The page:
Intermodal In Houston TX

Topic 26284 | Page 1

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Eko D's Comment
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I've been an OTR Driver for 3 years. Now I want to haul containers in Houston. Is there anyone that could help me with some tips?

OTR:

Over The Road

OTR driving normally means you'll be hauling freight to various customers throughout your company's hauling region. It often entails being gone from home for two to three weeks at a time.

PackRat's Comment
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Bump up.

Anybody?

Eko D's Comment
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Bump up.

Anybody?

?

Eko D's Comment
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What do you mean.?

Old School's Comment
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Eko, he's just bumping your question back up to the top so it will be seen more. He was fishing for a response for you.

Unfortunately we don't have too many people here doing intermodal in Houston.

Intermodal:

Transporting freight using two or more transportation modes. An example would be freight that is moved by truck from the shipper's dock to the rail yard, then placed on a train to the next rail yard, and finally returned to a truck for delivery to the receiving customer.

In trucking when you hear someone refer to an intermodal job they're normally talking about hauling shipping containers to and from the shipyards and railyards.

Phishtech's Comment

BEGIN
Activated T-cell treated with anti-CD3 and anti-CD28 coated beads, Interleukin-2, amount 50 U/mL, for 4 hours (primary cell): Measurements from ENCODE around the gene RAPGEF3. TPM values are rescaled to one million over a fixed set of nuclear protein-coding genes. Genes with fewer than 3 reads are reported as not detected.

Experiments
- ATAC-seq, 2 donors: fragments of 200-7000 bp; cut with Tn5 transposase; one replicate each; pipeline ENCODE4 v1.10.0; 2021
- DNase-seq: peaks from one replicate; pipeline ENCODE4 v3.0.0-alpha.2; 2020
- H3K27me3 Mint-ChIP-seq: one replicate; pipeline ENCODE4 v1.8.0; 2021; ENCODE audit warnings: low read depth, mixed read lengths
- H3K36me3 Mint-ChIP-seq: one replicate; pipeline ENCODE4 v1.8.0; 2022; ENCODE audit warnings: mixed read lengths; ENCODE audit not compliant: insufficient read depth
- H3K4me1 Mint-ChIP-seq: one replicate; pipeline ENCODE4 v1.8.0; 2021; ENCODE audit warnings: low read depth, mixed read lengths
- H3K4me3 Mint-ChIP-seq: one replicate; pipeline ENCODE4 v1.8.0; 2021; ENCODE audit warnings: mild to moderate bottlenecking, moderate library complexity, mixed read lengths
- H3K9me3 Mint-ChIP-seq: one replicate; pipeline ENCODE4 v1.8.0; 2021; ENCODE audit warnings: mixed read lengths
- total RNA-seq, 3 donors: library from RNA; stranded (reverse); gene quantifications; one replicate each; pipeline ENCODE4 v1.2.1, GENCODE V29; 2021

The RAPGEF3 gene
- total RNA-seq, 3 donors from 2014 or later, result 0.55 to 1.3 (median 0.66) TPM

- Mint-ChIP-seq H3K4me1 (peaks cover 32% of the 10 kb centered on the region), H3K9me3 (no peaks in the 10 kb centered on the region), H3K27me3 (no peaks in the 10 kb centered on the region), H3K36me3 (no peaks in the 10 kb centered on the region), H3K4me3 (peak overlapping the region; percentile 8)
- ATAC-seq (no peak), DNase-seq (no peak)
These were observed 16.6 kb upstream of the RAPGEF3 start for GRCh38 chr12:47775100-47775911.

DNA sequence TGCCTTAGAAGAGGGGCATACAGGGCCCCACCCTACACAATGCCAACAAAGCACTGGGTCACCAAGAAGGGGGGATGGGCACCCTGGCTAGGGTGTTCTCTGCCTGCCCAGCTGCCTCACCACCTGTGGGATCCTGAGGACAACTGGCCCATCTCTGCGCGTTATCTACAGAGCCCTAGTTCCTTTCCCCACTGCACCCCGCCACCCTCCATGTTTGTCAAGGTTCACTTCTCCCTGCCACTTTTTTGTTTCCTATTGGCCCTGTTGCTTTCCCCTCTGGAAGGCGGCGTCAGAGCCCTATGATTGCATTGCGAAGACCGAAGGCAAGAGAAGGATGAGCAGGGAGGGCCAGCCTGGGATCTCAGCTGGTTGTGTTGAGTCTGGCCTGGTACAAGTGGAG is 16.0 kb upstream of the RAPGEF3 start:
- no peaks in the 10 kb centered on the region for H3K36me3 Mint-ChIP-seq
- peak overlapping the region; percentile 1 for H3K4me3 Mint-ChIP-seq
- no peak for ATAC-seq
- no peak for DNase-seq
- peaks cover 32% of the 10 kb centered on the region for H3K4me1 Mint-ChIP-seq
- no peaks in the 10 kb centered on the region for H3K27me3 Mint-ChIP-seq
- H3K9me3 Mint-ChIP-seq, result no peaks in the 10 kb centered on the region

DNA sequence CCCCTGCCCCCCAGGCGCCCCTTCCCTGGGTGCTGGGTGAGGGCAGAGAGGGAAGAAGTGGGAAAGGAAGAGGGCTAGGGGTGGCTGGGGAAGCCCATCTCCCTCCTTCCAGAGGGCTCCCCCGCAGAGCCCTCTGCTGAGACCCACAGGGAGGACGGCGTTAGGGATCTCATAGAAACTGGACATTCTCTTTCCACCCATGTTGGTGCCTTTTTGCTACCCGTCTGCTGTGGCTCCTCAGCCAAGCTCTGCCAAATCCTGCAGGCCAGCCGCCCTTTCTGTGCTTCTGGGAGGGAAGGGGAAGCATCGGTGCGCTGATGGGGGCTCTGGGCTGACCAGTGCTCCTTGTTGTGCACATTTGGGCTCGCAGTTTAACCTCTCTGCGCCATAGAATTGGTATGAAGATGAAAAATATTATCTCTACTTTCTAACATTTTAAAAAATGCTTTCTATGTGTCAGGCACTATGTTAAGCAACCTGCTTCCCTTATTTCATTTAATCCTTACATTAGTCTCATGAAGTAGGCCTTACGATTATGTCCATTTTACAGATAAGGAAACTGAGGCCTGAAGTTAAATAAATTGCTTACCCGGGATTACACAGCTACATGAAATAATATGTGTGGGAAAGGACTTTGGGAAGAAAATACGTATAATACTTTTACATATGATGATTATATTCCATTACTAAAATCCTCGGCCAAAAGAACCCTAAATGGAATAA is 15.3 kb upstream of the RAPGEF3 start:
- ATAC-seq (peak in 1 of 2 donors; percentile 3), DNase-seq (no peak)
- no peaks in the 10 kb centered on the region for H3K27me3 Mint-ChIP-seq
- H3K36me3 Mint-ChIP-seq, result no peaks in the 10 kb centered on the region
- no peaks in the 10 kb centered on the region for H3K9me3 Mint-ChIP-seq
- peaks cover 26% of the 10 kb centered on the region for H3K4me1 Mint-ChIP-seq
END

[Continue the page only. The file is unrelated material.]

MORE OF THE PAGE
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I have a good friend who does intermodal (I personally don't want any part of it) and he is doing OK in it, not great, just OK. He says there is so much freight to be moved into and out of the ports we have here in the Houston area that a whole lot of new companies are starting up to get their slice of the pie. He works out of the La Porte area and delivers to 4 different ports and 2 railroad terminals plus a large number of warehouses, all local.

It is fast paced, mostly drop and hook , and his biggest gripe is the wait times at the ports and especially at the railroad terminals. He gets paid by the load so his weekly pay can fluctuate according to his wait times and how many loads he can make while competing with hundreds of other drivers trying to drop their loads at the terminals and get out and get moving again.

I live in Deer Park, TEXAS and one of the highways near here is packed, and I mean packed !! with intermodal traffic. If this is what you're looking for, as an experienced driver you'll have no trouble at all getting hired on.

Terminal:

A facility where trucking companies operate out of, or their "home base" if you will. A lot of major companies have multiple terminals around the country which usually consist of the main office building, a drop lot for trailers, and sometimes a repair shop and wash facilities.

Intermodal:

Transporting freight using two or more transportation modes. An example would be freight that is moved by truck from the shipper's dock to the rail yard, then placed on a train to the next rail yard, and finally returned to a truck for delivery to the receiving customer.